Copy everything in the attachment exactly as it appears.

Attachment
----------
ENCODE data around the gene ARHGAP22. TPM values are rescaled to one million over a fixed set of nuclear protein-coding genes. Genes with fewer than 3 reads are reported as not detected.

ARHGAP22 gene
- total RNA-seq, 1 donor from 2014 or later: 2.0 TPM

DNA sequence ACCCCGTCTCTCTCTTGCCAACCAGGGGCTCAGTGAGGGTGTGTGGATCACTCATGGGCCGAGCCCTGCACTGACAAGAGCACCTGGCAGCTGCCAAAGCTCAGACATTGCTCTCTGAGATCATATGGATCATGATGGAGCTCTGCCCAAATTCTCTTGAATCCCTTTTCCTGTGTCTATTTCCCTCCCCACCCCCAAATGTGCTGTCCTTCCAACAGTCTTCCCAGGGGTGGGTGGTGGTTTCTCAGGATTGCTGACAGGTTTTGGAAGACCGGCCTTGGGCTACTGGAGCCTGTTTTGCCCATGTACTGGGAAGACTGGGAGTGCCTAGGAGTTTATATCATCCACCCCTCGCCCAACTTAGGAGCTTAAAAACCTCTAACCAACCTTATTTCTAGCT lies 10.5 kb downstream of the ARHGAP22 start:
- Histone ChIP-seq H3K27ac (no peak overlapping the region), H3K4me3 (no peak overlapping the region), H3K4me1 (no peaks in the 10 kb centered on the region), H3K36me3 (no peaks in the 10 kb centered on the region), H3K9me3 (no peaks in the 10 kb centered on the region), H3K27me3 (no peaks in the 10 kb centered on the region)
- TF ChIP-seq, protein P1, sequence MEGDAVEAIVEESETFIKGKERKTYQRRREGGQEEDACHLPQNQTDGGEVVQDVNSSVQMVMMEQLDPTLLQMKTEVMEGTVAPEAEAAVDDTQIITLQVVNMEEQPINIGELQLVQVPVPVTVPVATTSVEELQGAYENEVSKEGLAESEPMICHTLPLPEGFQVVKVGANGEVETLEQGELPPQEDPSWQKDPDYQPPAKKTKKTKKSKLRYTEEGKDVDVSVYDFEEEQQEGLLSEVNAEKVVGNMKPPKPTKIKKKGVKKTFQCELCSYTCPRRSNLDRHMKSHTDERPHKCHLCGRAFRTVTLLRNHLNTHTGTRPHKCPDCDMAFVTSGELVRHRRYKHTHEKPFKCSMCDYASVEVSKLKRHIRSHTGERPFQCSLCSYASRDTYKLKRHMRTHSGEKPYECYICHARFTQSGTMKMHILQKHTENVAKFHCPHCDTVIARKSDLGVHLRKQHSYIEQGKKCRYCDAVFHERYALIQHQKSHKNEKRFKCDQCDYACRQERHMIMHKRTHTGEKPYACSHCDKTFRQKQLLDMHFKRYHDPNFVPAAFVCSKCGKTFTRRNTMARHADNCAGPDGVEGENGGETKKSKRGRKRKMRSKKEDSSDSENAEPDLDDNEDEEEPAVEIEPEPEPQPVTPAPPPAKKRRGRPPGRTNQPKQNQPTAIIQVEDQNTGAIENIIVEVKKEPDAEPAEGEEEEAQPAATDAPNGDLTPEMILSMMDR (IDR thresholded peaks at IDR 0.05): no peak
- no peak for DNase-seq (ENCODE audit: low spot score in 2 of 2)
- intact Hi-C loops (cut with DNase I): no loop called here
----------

ENCODE data around the gene ARHGAP22. TPM values are rescaled to one million over a fixed set of nuclear protein-coding genes. Genes with fewer than 3 reads are reported as not detected.

ARHGAP22 gene
- total RNA-seq, 1 donor from 2014 or later: 2.0 TPM

DNA sequence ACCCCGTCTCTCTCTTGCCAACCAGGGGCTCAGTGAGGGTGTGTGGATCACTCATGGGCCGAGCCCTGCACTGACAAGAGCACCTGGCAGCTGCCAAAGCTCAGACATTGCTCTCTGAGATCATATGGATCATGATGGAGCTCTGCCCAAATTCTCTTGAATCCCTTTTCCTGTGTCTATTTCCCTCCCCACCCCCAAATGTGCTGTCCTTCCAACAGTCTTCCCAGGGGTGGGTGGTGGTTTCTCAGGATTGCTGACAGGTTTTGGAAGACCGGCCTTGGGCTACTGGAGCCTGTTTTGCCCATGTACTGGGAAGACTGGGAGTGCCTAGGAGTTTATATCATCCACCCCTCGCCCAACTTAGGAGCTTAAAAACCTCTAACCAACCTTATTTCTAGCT lies 10.5 kb downstream of the ARHGAP22 start:
- Histone ChIP-seq H3K27ac (no peak overlapping the region), H3K4me3 (no peak overlapping the region), H3K4me1 (no peaks in the 10 kb centered on the region), H3K36me3 (no peaks in the 10 kb centered on the region), H3K9me3 (no peaks in the 10 kb centered on the region), H3K27me3 (no peaks in the 10 kb centered on the region)
- TF ChIP-seq, protein P1, sequence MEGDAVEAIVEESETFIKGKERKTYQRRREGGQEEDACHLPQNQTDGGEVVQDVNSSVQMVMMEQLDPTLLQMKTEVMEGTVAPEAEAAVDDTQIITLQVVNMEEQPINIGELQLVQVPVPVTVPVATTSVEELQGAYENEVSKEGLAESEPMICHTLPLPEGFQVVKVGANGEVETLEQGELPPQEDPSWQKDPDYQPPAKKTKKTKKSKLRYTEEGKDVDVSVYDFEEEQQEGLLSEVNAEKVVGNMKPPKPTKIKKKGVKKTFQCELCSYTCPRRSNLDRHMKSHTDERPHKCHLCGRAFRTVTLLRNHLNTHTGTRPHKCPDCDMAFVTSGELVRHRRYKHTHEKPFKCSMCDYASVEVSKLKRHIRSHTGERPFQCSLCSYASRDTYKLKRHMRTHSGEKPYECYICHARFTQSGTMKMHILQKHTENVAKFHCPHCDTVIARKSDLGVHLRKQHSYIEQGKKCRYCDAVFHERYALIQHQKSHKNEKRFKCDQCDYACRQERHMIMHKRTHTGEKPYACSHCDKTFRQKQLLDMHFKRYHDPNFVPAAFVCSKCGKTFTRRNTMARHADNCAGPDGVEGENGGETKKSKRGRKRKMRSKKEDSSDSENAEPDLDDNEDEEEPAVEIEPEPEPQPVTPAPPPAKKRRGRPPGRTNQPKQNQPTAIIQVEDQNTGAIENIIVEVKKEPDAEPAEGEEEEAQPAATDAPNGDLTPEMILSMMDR (IDR thresholded peaks at IDR 0.05): no peak
- no peak for DNase-seq (ENCODE audit: low spot score in 2 of 2)
- intact Hi-C loops (cut with DNase I): no loop called here